#10: Only 2 States Are Tracking Silicosis Cases

Out of all 50 states and countless construction sites, only New Jersey and Michigan track silicosis diagnoses. Given the rate of exposure and how easily silicosis can be mistaken for other lung diseases, it's likely that there are numerous silicosis cases nationwide that haven't been reported.

It's up to workers and their families to make their stories heard. The fact is, companies know that construction work is dangerous, that common building materials contain serious health hazards. The only way to make sure sick workers get the medical care they need and future workers are adequately protected is to hold those companies accountable in public.

#11: Silica Dust Exposure Is a Problem In Multiple Industries

Silica dust is a worksite problem on the scale of asbestos exposure because it is a common substance in so many industrial careers. 

Industries with high levels of silica exposure include:

  • Construction
  • Mining
  • Oil and gas extraction
  • Stone countertop
  • Foundries and other manufacturing settings
  • Dentistry

For workers in construction, mining, or oil and gas extraction, the inherent risks of the jobsite are already high. The very least employers can do is provide necessary equipment to protect employees from a potentially devastating health hazard that could take decades off someone's life expectancy. 

#12: Symptoms of Silica Dust Exposure Dramatically Lower Quality of Life

Silicosis is a chronic lung disease caused by inhaling silica dust over a prolonged period of time. Symptoms of silicosis may not appear until many years after the initial exposure, and the severity of symptoms can vary depending on the amount of silica dust inhaled and the duration of exposure. Due to the nature of the disease, once symptoms appear, there's nothing a person can do to reverse the damage.

The most common symptoms of silicosis include:

  • Shortness of breath, especially during physical activity
  • Chronic coughing, often with phlegm
  • Chest pain
  • Fatigue and weakness
  • Loss of appetite and weight loss
  • Fever

In some cases, silicosis can lead to complications such as tuberculosis, chronic bronchitis, emphysema, and lung cancer. Silicosis can also increase the risk of other respiratory illnesses and infections.

#13: Almost Every Job on a Construction Site Encounters Silica Dust 

Construction workers who work in areas with poor ventilation or who do not wear proper respiratory protection are at a higher risk of inhaling silica dust. The risk of silica dust exposure can be increased if the work is performed in a confined space, such as inside a building or tunnel.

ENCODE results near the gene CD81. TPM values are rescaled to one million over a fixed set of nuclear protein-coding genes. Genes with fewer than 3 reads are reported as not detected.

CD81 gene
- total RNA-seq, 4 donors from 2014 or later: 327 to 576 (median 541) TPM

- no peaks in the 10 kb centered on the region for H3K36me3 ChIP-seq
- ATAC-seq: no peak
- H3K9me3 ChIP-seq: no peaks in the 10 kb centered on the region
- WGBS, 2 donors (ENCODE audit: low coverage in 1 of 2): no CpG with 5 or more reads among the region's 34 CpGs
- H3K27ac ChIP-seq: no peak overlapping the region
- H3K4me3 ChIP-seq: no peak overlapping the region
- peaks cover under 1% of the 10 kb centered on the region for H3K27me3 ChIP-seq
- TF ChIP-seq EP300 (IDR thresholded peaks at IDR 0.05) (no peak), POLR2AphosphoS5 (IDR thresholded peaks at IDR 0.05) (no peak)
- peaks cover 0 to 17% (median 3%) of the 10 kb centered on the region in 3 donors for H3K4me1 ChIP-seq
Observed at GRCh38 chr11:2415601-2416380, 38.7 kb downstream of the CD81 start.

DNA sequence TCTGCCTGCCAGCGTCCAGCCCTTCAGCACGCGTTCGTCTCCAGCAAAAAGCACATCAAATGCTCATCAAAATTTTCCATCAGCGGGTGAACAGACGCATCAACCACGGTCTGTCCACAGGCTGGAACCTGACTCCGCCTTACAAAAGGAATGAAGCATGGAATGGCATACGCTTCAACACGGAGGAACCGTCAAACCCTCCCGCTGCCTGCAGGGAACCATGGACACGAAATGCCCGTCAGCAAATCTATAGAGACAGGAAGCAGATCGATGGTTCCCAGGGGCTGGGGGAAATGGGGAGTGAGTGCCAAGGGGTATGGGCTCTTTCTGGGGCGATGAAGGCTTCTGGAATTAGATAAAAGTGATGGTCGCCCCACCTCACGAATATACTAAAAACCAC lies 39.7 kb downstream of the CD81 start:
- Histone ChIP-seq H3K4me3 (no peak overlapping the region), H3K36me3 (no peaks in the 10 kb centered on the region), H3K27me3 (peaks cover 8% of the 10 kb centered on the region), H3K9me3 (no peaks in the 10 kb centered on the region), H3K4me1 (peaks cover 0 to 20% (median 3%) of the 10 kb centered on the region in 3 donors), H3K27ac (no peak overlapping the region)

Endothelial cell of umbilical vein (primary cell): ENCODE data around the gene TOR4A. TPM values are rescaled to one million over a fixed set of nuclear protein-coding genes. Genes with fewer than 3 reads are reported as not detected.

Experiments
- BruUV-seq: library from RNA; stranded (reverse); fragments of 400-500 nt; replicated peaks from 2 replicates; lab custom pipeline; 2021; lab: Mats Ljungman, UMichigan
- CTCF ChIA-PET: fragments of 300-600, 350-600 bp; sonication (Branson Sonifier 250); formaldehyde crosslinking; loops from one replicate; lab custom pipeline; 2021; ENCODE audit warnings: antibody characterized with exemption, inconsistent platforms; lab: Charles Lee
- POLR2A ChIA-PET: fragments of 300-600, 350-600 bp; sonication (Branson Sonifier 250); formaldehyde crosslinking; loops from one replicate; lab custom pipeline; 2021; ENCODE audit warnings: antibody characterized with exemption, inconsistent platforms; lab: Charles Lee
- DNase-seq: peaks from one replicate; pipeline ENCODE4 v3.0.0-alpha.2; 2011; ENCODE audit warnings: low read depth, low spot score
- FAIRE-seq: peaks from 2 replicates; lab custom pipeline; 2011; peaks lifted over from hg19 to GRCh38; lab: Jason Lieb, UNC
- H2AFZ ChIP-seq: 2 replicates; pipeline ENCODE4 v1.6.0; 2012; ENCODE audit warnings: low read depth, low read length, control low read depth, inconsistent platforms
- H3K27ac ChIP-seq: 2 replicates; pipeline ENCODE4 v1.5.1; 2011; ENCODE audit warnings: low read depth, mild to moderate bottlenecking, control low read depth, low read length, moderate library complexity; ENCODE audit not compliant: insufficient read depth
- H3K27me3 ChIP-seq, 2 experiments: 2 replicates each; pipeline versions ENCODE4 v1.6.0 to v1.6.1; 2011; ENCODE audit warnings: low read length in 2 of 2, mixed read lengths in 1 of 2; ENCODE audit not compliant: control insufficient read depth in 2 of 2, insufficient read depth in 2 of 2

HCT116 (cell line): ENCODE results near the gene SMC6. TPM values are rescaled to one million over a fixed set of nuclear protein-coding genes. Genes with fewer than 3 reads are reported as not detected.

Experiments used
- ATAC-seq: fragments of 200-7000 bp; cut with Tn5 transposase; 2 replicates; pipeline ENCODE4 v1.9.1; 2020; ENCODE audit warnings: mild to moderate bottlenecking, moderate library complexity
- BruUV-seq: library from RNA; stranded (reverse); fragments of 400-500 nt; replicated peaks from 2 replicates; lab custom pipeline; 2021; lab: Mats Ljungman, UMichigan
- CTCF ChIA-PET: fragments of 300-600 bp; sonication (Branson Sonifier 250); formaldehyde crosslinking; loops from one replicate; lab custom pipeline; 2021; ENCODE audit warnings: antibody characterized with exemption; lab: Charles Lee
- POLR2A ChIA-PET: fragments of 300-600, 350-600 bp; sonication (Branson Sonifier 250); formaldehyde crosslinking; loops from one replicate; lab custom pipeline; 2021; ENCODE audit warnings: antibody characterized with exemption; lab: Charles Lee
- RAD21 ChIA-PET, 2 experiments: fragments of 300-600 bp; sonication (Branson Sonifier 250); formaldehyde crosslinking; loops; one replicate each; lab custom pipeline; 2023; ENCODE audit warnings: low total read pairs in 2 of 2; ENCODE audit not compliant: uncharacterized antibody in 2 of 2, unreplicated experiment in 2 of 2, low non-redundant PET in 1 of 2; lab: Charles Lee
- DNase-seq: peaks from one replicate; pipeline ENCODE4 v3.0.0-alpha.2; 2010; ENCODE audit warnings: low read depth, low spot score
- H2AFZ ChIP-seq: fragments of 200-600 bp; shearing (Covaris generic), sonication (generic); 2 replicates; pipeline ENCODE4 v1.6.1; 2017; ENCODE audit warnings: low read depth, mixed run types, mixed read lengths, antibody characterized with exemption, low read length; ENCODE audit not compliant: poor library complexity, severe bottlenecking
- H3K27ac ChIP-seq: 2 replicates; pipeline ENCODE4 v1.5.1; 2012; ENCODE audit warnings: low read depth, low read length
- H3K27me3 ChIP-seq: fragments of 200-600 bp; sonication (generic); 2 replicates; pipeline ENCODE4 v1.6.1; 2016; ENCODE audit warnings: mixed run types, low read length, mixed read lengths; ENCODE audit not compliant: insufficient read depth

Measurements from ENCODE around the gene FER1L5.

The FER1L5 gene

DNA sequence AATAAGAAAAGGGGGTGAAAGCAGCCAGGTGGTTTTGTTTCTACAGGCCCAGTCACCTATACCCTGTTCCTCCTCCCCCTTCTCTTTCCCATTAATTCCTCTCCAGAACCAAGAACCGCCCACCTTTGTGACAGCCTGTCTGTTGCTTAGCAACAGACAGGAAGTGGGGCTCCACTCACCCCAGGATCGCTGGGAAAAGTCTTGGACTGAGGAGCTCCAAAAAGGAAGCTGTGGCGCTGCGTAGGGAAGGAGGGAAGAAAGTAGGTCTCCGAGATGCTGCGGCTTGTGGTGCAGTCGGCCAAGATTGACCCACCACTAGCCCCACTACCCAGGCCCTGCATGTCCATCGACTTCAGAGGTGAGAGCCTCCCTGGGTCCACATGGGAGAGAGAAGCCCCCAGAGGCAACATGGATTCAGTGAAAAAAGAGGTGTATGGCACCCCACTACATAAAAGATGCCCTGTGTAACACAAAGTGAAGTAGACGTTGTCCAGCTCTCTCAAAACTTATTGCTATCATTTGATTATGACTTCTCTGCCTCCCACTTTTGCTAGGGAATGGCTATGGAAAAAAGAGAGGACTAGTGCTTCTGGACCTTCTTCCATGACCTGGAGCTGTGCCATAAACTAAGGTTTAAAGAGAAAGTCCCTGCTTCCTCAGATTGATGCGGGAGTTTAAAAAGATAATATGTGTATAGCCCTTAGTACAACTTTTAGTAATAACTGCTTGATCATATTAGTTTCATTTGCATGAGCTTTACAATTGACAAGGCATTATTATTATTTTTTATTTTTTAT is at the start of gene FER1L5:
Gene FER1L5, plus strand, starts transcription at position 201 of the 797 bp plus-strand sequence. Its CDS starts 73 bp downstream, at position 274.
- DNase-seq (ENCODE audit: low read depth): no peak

Construction workers can be exposed to silica dust in a number of ways, including:

  • Cutting, grinding, or drilling materials that contain silica, such as concrete, stone, brick, or tile.
  • Sandblasting surfaces to remove paint or rust, which can create clouds of silica dust.
  • Sweeping or cleaning up debris and dust from construction sites that contain silica-containing materials.
  • Using power tools that generate silica dust, such as jackhammers or handheld grinders.
  • Working in close proximity to others who are generating silica dust.

It is important for construction workers to receive training on the hazards of silica dust exposure and to take measures to protect themselves, such as wearing appropriate personal protective equipment and using tools that minimize the creation of silica dust.

#14: PPE for Silica Dust Is Fairly Inexpensive for Employers

Personal protective equipment (PPE) can help prevent silica dust exposure for workers who are at risk of inhaling silica dust in the workplace. The type of PPE that is needed depends on the nature of the work and the level of exposure, but some common examples of PPE that can be used to prevent silica dust exposure include:

  • Respirators: Workers who are exposed to high levels of silica dust should wear an N95 respirator or higher. Respirators should fit properly and be worn consistently throughout the workday. Employers should provide respirators and training on how to use them.

  • Eye protection: Safety goggles or glasses with side shields can help prevent silica dust from getting into workers' eyes.

  • Protective clothing: Workers should wear long-sleeved shirts and pants made of materials that do not generate dust, such as cotton. Clothing should be washed regularly to remove silica dust.

  • Gloves: Gloves made of nonporous materials can help prevent silica dust from getting on workers' hands.

It is important to note that PPE alone cannot prevent silica dust exposure. Employers should implement engineering controls, such as ventilation systems or dust suppression methods, to reduce the amount of silica dust in the workplace. They should also provide training on the hazards of silica dust exposure and how to prevent it, and monitor workers for signs of exposure.

Without such measures, silicosis will become the mesothelioma of the 21st century.